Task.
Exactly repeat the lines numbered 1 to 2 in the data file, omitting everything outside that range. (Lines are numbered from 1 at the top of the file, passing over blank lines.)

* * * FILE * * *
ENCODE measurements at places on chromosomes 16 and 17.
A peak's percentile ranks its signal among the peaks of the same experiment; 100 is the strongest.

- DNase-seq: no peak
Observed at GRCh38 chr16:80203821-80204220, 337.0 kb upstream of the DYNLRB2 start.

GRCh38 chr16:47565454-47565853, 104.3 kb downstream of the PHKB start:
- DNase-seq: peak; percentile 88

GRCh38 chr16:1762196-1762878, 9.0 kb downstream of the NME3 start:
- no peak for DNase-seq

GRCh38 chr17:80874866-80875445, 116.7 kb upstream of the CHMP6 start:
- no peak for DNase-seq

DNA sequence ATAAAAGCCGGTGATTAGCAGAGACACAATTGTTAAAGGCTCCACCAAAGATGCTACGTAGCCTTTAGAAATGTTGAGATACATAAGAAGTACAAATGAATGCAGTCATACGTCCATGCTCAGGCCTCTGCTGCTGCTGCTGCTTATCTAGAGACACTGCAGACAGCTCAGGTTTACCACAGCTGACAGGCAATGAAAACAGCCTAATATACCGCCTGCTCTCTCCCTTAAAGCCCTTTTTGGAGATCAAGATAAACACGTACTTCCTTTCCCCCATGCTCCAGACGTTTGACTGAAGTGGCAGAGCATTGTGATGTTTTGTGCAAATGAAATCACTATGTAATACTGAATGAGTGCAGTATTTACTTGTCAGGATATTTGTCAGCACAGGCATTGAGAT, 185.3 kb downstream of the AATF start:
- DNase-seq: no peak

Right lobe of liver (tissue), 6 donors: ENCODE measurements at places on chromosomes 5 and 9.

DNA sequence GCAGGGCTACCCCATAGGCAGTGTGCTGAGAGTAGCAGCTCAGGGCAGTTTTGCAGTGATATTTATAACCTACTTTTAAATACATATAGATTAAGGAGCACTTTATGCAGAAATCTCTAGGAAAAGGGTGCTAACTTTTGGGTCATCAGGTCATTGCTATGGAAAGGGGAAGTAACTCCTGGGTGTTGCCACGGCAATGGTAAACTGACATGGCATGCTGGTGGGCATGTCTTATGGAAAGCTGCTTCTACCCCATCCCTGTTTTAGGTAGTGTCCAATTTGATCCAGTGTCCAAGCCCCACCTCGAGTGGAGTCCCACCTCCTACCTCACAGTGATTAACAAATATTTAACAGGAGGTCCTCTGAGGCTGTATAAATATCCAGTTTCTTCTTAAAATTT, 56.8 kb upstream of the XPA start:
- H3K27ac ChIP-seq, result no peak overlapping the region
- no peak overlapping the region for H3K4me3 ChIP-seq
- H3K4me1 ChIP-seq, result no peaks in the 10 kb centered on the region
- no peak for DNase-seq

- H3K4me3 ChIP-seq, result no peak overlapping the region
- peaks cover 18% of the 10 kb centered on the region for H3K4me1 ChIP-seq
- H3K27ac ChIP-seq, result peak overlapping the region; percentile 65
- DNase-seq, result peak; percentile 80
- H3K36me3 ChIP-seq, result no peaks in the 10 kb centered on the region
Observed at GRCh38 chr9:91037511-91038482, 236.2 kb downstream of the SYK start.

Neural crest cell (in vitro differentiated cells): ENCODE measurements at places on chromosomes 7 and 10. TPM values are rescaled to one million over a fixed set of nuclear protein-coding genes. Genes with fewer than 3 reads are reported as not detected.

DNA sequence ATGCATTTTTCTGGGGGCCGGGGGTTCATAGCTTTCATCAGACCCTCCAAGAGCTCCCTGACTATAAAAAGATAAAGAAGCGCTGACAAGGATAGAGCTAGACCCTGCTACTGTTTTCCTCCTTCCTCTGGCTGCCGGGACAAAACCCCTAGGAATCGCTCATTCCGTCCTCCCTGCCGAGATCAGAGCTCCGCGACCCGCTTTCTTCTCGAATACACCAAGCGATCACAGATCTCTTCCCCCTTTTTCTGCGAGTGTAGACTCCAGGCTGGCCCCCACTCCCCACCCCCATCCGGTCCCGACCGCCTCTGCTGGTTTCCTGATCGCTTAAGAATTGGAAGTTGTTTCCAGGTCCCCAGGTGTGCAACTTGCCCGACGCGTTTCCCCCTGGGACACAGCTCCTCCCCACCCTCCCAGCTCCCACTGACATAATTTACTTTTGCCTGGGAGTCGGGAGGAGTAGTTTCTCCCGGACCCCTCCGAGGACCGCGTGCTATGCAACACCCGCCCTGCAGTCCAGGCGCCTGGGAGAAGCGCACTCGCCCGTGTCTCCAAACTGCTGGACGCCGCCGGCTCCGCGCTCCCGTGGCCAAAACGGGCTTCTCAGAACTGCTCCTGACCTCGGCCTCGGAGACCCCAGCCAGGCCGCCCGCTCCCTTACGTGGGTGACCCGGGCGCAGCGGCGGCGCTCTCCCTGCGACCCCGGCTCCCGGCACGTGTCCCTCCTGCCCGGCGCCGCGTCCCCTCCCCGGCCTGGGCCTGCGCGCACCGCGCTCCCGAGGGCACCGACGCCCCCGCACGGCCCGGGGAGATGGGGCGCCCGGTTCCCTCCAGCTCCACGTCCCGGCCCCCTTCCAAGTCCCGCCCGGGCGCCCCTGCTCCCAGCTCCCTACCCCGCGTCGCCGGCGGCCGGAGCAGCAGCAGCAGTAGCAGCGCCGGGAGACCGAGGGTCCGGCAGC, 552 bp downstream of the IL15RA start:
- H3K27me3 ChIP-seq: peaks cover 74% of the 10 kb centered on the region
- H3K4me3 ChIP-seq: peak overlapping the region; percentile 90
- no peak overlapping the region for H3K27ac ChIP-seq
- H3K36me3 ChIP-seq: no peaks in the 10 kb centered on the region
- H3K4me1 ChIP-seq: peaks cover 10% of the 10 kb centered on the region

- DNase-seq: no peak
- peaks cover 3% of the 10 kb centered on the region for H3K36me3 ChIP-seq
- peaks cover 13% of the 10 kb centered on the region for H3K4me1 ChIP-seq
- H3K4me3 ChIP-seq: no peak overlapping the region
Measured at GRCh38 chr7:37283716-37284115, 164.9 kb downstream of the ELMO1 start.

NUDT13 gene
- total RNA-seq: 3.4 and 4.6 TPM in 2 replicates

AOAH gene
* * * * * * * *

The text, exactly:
ENCODE measurements at places on chromosomes 16 and 17.
A peak's percentile ranks its signal among the peaks of the same experiment; 100 is the strongest.